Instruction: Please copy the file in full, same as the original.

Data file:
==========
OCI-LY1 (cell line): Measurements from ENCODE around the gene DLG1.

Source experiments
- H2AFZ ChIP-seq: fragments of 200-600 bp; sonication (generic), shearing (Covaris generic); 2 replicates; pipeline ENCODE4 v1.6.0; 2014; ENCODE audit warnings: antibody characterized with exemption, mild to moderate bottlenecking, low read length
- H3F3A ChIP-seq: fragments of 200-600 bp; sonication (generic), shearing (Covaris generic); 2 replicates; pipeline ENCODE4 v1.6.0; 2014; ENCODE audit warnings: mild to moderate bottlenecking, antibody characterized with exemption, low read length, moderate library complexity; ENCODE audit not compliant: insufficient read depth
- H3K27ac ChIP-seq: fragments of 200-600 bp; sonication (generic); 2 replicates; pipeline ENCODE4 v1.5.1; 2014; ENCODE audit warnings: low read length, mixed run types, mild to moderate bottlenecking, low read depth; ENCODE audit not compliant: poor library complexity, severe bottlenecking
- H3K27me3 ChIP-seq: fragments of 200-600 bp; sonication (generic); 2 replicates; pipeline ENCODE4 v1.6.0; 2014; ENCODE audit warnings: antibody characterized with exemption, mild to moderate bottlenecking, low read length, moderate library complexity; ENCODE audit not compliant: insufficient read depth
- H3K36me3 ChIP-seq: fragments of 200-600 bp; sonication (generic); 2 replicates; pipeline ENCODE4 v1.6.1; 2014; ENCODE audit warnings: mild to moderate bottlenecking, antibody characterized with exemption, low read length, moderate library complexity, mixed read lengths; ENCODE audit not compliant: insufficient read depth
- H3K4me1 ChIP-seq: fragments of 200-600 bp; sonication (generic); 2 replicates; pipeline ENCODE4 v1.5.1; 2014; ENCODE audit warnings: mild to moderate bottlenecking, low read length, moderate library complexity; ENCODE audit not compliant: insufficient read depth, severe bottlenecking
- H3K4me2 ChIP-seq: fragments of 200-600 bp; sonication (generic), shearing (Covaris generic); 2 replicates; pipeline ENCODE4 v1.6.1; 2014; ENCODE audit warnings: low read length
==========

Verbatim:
OCI-LY1 (cell line): Measurements from ENCODE around the gene DLG1.

Source experiments
- H2AFZ ChIP-seq: fragments of 200-600 bp; sonication (generic), shearing (Covaris generic); 2 replicates; pipeline ENCODE4 v1.6.0; 2014; ENCODE audit warnings: antibody characterized with exemption, mild to moderate bottlenecking, low read length
- H3F3A ChIP-seq: fragments of 200-600 bp; sonication (generic), shearing (Covaris generic); 2 replicates; pipeline ENCODE4 v1.6.0; 2014; ENCODE audit warnings: mild to moderate bottlenecking, antibody characterized with exemption, low read length, moderate library complexity; ENCODE audit not compliant: insufficient read depth
- H3K27ac ChIP-seq: fragments of 200-600 bp; sonication (generic); 2 replicates; pipeline ENCODE4 v1.5.1; 2014; ENCODE audit warnings: low read length, mixed run types, mild to moderate bottlenecking, low read depth; ENCODE audit not compliant: poor library complexity, severe bottlenecking
- H3K27me3 ChIP-seq: fragments of 200-600 bp; sonication (generic); 2 replicates; pipeline ENCODE4 v1.6.0; 2014; ENCODE audit warnings: antibody characterized with exemption, mild to moderate bottlenecking, low read length, moderate library complexity; ENCODE audit not compliant: insufficient read depth
- H3K36me3 ChIP-seq: fragments of 200-600 bp; sonication (generic); 2 replicates; pipeline ENCODE4 v1.6.1; 2014; ENCODE audit warnings: mild to moderate bottlenecking, antibody characterized with exemption, low read length, moderate library complexity, mixed read lengths; ENCODE audit not compliant: insufficient read depth
- H3K4me1 ChIP-seq: fragments of 200-600 bp; sonication (generic); 2 replicates; pipeline ENCODE4 v1.5.1; 2014; ENCODE audit warnings: mild to moderate bottlenecking, low read length, moderate library complexity; ENCODE audit not compliant: insufficient read depth, severe bottlenecking
- H3K4me2 ChIP-seq: fragments of 200-600 bp; sonication (generic), shearing (Covaris generic); 2 replicates; pipeline ENCODE4 v1.6.1; 2014; ENCODE audit warnings: low read length